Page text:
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For eleven months of the year the Principality of Monaco is a dream tourist attraction, during the month of May though, everything changes as the count down begins for the biggest event of the year – F1 Grand Prix of Monaco/Monte Carlo.


The preparations begin weeks before at the beginning of April when teams of workmen begin delivering the crowd barriers, fences and other street furniture needed to keep both the drivers and the public safe from the F1 cars that reach up to 180 miles an hour around the famously narrow streets.


Not designed for modern F1 cars, or any racing car really, it’s the combination of tradition, the ambience of the Cote d’Azur and the historical and challenging street circuit that has ensured the survival of the Monaco Grand Prix – it’s the race every driver wants to win.


The week leading up to Grand Prix weekend is when the drivers, their cars and their enormous motor homes arrive, and the harbour is filled to capacity with the luxury yachts of the rich. Residents with homes and balconies that overlook the circuit can find themselves popular with sponsors or the owners of the various F1 teams, wanting to rent them for entertaining. We had a good friend whose apartment over-looking the starting grid was in great demand and regularly rented out to various F1 personnel. For three years my husband was roped in to help with the catering and to man the bar. A keen F1 fan, every year he was happy to sleep on a blow-up bed for three nights, get up early to help prep lunches for the weekend and make sure the fridges were stocked with enough champagne. Champagne that was needed in abundance the year that a major oil company who were sponsoring McLarenrented the apartment and David Coulthard won the Grand Prix for the team. The atmosphere in the apartment that year was apparently something else!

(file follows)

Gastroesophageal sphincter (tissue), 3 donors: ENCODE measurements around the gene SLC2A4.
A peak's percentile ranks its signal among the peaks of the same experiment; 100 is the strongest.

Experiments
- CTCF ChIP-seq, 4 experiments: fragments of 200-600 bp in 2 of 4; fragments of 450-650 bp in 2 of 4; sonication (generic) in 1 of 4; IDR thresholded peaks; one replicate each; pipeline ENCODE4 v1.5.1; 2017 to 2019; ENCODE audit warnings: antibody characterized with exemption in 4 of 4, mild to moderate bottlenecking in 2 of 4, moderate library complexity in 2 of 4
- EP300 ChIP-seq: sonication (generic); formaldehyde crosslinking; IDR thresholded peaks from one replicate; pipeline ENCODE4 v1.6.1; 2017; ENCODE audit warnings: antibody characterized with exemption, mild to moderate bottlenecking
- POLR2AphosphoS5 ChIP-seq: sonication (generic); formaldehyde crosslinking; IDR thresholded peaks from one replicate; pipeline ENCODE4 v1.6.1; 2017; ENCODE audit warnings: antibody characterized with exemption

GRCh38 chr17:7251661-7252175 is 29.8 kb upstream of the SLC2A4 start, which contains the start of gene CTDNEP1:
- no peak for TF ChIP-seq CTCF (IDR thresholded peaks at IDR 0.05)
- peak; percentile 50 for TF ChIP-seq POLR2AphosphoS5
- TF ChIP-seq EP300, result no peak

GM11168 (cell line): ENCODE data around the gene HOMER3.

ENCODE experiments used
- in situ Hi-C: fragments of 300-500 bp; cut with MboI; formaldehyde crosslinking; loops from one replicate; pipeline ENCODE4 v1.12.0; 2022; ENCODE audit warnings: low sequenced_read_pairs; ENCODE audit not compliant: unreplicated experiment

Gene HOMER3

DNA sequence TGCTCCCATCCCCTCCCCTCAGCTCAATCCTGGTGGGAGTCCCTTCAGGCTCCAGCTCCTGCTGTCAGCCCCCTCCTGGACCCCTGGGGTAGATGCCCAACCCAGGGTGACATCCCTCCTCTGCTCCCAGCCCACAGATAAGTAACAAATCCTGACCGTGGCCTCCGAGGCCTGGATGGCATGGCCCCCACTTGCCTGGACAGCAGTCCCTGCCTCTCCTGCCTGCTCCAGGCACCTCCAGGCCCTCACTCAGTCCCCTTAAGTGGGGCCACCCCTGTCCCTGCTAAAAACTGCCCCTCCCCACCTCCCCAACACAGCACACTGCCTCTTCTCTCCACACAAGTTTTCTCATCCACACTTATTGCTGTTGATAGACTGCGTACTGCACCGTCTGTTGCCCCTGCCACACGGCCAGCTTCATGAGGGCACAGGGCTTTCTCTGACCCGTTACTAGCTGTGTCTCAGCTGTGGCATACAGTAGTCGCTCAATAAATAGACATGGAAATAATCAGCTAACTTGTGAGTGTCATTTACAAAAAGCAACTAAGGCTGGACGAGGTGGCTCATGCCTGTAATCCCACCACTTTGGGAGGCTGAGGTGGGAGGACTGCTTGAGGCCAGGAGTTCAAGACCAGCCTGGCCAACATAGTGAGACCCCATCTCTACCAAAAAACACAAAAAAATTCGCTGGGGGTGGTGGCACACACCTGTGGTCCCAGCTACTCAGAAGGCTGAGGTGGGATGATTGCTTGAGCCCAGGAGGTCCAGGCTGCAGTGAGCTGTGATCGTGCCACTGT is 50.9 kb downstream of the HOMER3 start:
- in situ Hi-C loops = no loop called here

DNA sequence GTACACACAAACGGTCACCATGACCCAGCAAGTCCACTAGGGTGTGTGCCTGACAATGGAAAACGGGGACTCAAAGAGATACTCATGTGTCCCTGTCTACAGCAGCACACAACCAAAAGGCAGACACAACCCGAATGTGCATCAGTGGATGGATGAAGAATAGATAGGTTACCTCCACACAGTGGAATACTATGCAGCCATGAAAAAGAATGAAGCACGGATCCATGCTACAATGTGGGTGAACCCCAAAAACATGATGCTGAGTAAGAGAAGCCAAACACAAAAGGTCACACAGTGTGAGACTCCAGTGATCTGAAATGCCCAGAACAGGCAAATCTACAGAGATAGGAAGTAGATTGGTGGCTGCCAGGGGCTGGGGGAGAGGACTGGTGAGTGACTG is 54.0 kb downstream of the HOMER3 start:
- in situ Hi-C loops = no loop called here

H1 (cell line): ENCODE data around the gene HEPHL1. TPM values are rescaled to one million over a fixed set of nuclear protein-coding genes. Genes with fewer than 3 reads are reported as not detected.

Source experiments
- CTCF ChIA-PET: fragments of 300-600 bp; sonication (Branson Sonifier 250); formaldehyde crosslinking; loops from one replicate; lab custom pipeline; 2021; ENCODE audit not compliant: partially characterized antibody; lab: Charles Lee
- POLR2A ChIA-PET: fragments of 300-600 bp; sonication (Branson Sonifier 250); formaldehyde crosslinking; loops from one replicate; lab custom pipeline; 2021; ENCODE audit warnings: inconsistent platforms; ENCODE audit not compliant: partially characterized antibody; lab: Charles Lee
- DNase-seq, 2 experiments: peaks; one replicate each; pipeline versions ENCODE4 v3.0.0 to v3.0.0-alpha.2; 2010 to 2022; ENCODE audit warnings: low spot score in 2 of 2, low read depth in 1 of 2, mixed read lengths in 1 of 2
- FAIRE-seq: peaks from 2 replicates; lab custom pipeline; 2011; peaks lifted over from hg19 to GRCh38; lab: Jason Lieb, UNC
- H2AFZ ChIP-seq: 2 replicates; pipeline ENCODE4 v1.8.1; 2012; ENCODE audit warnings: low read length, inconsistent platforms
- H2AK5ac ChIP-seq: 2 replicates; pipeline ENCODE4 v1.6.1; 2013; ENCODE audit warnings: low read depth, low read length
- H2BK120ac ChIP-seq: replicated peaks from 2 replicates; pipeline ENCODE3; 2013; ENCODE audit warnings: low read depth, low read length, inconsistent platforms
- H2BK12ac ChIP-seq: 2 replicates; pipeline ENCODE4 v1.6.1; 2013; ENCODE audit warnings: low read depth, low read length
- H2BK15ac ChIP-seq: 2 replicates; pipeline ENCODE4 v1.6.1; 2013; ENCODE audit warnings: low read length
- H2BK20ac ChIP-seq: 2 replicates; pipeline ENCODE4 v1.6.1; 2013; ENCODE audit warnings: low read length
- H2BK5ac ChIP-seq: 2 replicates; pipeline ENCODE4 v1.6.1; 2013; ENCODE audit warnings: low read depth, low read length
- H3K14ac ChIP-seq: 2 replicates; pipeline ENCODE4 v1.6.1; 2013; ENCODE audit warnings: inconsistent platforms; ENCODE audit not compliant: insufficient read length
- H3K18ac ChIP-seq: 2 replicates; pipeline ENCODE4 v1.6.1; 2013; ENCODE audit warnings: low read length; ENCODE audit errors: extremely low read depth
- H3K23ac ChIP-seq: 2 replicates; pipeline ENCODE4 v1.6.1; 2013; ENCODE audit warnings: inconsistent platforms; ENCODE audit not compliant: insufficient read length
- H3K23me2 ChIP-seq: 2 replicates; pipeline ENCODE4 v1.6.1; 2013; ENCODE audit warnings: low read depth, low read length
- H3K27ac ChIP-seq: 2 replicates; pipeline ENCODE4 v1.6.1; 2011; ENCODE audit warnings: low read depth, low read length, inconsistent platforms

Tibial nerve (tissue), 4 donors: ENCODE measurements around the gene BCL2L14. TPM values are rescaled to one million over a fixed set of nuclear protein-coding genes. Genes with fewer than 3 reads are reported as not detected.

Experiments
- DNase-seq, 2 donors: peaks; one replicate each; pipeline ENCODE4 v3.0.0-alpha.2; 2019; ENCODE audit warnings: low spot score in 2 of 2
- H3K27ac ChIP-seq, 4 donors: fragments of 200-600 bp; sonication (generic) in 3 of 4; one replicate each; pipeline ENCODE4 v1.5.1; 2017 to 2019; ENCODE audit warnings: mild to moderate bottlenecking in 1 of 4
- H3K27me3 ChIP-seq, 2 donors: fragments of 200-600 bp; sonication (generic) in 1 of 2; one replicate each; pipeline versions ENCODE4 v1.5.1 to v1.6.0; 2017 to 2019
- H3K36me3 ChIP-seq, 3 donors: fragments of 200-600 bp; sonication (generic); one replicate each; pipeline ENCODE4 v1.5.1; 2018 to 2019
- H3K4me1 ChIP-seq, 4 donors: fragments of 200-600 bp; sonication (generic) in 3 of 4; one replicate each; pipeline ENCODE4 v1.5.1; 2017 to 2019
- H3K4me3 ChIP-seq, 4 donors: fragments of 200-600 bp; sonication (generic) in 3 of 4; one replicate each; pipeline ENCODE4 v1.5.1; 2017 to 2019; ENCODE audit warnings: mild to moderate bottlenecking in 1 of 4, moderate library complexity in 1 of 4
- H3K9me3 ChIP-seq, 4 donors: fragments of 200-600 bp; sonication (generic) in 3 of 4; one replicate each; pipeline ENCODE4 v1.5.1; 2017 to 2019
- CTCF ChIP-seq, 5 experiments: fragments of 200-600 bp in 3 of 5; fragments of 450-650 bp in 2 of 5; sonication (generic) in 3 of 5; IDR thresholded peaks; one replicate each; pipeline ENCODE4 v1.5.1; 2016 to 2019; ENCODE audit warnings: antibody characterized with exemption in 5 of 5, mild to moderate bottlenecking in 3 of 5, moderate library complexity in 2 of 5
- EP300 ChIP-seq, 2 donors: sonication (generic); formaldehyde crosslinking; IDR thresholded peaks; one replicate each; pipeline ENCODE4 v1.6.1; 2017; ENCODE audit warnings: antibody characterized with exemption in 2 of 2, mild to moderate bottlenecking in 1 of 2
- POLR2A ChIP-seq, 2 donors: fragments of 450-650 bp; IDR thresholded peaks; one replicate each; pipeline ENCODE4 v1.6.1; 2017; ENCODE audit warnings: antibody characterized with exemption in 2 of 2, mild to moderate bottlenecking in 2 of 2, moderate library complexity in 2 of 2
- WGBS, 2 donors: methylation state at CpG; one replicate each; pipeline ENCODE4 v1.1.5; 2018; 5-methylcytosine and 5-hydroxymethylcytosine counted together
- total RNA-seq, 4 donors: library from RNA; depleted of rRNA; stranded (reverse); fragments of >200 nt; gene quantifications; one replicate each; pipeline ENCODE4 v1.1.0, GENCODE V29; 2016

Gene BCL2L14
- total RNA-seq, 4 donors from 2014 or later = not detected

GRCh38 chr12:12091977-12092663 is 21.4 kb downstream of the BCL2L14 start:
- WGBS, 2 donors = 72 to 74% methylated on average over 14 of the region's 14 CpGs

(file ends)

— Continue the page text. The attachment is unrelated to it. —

Wedged between the Mediterranean Sea and the Maritime Alps, the Monte Carlo Grand Prix It is unique in many ways, not least that the circuit is virtually the same as it was back in 1929. Drivers are literally taking the same corners lap after lap as the famous drivers of the past – men they probably grew up watching, wanting to imitate. Every two years, and a fortnight before the main Grand Prix, Monaco also holds the Vintage Grand Prix where races are held featuring cars from before the war through to the 1980s. We were both invited to a private party one year for the Vintage Grand Prix which was great fun and not nearly as noisy as the main event!


Monaco/Monte Carlo is a glamorous place all year round with its fairytale castle perched on its rocks, the super yachts in the harbour, the luxury cars that line up outside the Casino but when the F1 boys roll into town with their super-charged cars the party atmosphere is one of high-octane anticipation.


The date for the 2021 Monaco F1 Grand Prix is 20th – 23rd May and there is also a Vintage Grand Prix weekend scheduled in for 23rd – 25th April. Hopefully both these events will be able to take place.



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